8 A declaration of a parameter as ‘‘function returning type’’ shall be adjusted to ‘‘pointer to function returning type’’, as in 6.3.2.1.

int (*)[] is "pointer to array of int". Is it "array of type"? No, it's a pointer. Is it "function returning type"? No, it's a pointer. Therefore it does not get adjusted.

2

In the case of int (*a)[], sizeof *a does not work for one reason: there is no element count for the array. Without an element count, the size cannot be calculated.

As a consequence of this, any pointer arithmetic on a will not work because it is defined in terms of the size of an object. Since the size is indeterminate for the array, you cannot use pointer arithmetic on the pointer itself. Array notation is defined in terms of pointer arithmetic, so sizeof a[0][0] (or any expression involving a[n] won't work whereas sizeof (*a)[0] will.

This effectively means you can do very little with the pointer. The only things allowed are:

  • dereferencing the pointer using the unary * operator
  • passing the pointer to another function (the type of the function parameter must be an array of arrays or a pointer to an array)
  • getting the size of the pointer (and alignment or type, if your compiler supports either or both of them)
  • assigning the pointer to a compatible type

If your compiler supports variable-length arrays (VLAs), and you know the size, you could work around the issue by simply adding a line at the start of the function body as in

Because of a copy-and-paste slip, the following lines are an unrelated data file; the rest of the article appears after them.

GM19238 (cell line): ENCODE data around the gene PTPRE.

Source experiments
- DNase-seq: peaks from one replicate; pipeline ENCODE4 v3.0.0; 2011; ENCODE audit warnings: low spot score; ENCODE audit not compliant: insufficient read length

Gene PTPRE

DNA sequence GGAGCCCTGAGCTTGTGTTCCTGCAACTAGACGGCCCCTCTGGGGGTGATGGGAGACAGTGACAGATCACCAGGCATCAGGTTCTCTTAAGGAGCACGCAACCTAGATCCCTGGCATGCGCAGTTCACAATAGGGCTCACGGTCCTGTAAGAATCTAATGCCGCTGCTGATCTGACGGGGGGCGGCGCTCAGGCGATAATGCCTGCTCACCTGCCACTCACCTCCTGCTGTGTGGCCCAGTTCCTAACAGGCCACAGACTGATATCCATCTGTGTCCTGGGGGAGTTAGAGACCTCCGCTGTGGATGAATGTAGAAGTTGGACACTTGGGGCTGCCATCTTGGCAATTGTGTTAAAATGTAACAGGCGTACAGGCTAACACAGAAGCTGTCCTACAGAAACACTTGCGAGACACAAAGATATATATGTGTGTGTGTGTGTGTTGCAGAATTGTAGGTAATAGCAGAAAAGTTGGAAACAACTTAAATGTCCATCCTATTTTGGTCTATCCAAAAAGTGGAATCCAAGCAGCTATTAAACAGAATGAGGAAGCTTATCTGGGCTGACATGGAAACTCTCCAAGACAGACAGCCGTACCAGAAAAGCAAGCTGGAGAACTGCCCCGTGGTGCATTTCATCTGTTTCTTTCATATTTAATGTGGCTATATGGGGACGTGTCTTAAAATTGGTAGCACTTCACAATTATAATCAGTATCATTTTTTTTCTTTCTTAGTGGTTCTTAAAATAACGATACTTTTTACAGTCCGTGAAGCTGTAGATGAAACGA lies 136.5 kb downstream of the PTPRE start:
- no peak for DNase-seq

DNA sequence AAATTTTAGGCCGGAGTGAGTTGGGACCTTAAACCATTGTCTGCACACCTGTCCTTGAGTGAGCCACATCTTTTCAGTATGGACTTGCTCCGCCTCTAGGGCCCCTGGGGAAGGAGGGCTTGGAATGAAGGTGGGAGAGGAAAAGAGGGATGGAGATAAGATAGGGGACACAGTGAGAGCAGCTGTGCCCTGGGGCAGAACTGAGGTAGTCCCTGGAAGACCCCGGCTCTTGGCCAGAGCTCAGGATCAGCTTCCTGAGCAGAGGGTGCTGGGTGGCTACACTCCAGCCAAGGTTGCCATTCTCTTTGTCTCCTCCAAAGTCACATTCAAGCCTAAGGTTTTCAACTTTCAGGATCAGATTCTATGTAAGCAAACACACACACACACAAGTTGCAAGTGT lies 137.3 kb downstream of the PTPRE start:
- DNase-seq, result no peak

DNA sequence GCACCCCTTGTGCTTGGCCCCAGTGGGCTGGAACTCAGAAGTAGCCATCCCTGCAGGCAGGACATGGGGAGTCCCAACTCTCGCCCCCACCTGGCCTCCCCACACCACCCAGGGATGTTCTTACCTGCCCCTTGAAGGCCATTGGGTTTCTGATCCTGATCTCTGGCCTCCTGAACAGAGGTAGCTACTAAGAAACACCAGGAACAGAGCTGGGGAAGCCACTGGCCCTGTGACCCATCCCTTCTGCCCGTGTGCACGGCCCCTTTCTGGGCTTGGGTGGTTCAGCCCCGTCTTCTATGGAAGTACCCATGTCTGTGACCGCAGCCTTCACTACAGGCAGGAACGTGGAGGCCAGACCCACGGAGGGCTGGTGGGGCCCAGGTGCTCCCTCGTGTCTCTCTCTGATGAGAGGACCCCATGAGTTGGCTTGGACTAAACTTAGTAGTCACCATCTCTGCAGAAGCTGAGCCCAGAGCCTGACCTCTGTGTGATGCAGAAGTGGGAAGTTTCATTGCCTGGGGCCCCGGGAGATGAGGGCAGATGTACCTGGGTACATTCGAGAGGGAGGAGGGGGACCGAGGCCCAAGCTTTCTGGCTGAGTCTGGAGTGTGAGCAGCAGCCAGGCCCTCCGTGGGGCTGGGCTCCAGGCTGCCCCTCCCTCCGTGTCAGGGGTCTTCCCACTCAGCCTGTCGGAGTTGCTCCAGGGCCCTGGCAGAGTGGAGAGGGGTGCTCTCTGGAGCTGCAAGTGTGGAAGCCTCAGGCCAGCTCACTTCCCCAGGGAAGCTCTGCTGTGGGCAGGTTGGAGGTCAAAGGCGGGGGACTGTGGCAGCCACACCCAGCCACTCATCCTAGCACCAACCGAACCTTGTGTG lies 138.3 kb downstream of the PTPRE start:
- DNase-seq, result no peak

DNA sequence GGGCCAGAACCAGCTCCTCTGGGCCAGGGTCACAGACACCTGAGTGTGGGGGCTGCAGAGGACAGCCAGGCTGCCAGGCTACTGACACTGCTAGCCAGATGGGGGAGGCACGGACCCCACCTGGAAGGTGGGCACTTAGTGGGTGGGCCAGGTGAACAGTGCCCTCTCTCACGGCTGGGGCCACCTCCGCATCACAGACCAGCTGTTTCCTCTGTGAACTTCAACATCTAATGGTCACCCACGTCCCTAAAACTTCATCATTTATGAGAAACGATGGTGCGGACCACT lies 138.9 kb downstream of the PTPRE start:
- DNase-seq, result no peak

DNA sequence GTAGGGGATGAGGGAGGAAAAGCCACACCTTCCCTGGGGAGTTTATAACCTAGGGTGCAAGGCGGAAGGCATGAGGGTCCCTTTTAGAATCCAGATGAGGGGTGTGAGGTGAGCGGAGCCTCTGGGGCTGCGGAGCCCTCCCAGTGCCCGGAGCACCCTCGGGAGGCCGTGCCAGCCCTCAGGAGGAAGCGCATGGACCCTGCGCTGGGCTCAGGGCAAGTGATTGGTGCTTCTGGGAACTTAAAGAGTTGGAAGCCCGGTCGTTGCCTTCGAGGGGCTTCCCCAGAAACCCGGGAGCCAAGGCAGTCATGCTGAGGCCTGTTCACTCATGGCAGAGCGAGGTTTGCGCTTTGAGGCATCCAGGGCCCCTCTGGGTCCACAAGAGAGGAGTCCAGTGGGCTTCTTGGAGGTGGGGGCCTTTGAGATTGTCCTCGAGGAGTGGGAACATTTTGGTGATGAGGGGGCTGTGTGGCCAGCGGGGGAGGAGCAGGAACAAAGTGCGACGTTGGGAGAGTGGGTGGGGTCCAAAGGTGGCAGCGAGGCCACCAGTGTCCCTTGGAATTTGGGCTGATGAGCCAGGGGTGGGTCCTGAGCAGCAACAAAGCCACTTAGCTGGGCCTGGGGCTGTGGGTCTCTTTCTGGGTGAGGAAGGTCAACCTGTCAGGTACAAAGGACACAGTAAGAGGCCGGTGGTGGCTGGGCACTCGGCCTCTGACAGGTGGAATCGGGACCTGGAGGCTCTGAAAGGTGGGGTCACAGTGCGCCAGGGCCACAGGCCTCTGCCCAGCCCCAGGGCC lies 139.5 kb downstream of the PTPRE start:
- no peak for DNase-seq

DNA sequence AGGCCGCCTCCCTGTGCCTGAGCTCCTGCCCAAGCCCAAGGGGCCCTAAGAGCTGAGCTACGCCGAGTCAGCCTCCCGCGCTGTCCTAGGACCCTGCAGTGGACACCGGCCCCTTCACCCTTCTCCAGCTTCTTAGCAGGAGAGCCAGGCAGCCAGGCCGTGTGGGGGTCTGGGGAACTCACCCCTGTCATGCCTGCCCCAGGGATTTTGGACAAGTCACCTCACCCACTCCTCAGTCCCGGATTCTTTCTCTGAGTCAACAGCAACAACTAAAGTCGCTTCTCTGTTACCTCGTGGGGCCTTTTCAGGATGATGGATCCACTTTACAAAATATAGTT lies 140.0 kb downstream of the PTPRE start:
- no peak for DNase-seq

void
foo (int (*a0)[], size_t m, size_t n)
{
  int (*a)[n] = a0;
  ...
}

Without VLAs, you must resort to some other measure.

It is worth noting that dynamic allocation isn't a factor with int (*)[]. An array of arrays decays to a pointer to an array (like we have here), so they are interchangeable when passing them to a function (sizeof and any _Alignof or typeof keywords are operators, not functions). This means that the array pointed to must be statically allocated: once an array decays to a pointer, no more decay occurs, so you can't say a pointer to an array (int (*)[]) is the same as a pointer to a pointer (int **). Otherwise your compiler would happily let you pass int [3][3] to a function that accepts int ** instead of wanting a parameter of the form int (*)[], int (*)[n], int [][n], or int [m][n].

Consequently, even if your compiler doesn't support VLAs, you can use the fact that a statically allocated array has all of its elements grouped together:

void foo (int (*a0)[], size_t m, size_t n)
{
  int *a = *a0;
  size_t i, j;

  for (i = 0; i < m; i++)
    {
      for (j = 0; j < n; j++)
        {
          // Do something with `a[i * n + j]`, which is `a0[i][j]`.
        }
    }
  ...
}

A dynamically allocated one-dimensional array that is used as a two-dimensional array has the same properties, so this still works. It is only when the second dimension is dynamically allocated, meaning a loop like for (i = 0; i < m; i++) a[i] = malloc (n * sizeof *a[i]); to allocate each sub-array individually, that this principle not work. This is because you have an array of pointers (int *[], or int ** after array decay), which point to the first element of an array at another location in memory, rather than an array of arrays, which keeps all of the items together.

So:

  • no, int (*p)[] and int **q cannot be used in the same way. p is a pointer to an array, which means all items are grouped together starting the address stored in p. q is a pointer to a pointer, which means the items may be scattered at different addresses that are stored in q[0], q[1], ..., q[m - 1].

  • sizeof *p doesn't work because p points to an array with an unknown number of elements. The compiler cannot calculate the size of each element, so operations on p itself are very limited.